- users of digital cameras often have difficulty understanding and coming to
terms with B&W photography as the cameras are primarily designed to
produce colour photos although many have inbuilt options to produce a
B&W often with options to mimic the use of a certain colour filter.
- B&W photography is quite different to colour photography as by
eliminating the distraction of colour and its attendant colour contrasts and
emotive aspects, it forces the viewer to concentrate more on content, form,
- B&W is often a much more flattering option for portraits of older
women as inconsistencies in skin colouration can be more easily disguised.
- it is often important to pre-visualise the requirements for the B&W
photograph for success, in particular, choice of colour aspects in the image
(eg. lipstick, makeup, clothing and background colour) become very important
in how the final image can be optimally manipulated for the desired affect.
- although digital photography does not quite allow the characteristics of
different B&W films (including infrared film) with their dynamic range
and grain characteristics, digital capture makes manipulation of the colour
components and contrast so much easier, and furthermore, can provide a much
wider range of images derived from the one image.
- image contrast is often a critical component of a successful B&W
- traditional B&W film photographers manipulate image contrast
and dynamic range using a number of techniques:
- film selection
- reduction of dynamic range using fill-in lighting and/or gradient ND
- use of colour filters to darken some
colours and lighten others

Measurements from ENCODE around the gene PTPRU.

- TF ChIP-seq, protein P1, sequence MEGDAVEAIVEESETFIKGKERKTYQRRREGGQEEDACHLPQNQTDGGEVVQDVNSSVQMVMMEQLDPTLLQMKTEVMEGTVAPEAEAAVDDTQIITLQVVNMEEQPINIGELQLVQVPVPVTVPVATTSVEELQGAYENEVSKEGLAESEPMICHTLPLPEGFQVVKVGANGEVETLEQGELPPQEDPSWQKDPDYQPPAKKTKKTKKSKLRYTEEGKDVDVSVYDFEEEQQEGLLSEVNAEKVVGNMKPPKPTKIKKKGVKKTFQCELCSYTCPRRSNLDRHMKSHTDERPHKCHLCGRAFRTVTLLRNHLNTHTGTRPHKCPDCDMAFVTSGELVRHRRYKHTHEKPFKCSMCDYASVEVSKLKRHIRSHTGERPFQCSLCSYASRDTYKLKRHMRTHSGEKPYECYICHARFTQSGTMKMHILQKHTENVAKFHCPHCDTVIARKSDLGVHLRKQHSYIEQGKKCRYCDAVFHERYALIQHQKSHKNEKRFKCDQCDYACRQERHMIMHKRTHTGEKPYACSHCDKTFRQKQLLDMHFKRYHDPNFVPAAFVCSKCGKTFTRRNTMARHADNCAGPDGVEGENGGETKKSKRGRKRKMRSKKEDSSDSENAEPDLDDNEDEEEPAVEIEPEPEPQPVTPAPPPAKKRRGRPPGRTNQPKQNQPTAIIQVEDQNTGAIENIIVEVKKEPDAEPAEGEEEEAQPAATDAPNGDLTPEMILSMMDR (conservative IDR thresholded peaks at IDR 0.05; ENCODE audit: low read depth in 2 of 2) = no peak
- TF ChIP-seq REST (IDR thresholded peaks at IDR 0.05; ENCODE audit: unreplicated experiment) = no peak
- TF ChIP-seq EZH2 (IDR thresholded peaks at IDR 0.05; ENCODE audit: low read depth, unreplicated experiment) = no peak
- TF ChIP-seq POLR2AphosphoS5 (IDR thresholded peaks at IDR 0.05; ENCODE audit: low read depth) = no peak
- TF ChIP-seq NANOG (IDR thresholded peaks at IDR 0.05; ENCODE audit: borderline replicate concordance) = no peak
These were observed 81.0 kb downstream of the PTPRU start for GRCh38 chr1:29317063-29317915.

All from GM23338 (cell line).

- polariser filters to darken the sky or reduce reflections
- exposure selection (eg. Ansell Adam's Zone System) and then selecting
compensatory film development to adjust the negative contrast.
- selection of printing paper with its differing contrast
- use of different type of enlarger
- local contrast control during print exposure using techniques of
dodging and burning in to give different areas of the print more or less
- digital photographers:
- should ideally be shooting in RAW mode to provide maximum dynamic
range and data to manipulate, whilst exposing to give as much exposure
as possible without causing highlights to burn out.
- colour filters are not useful but reduction of dynamic range using
fill-in lighting and/or gradient ND filters &/or polariser filters
may be useful.
- in computer processing of the RAW data to produce a B&W image with
the desired contrast range:
- use Channel Mixer or Curves in Adobe PS to mimic the effect of use
of colour filters and adjust contrast.
- use Levels in Adobe PS to adjust levels
- once a B&W image is obtained, using the Channel Mixer in Adobe
PS can create a coloured monochrome image.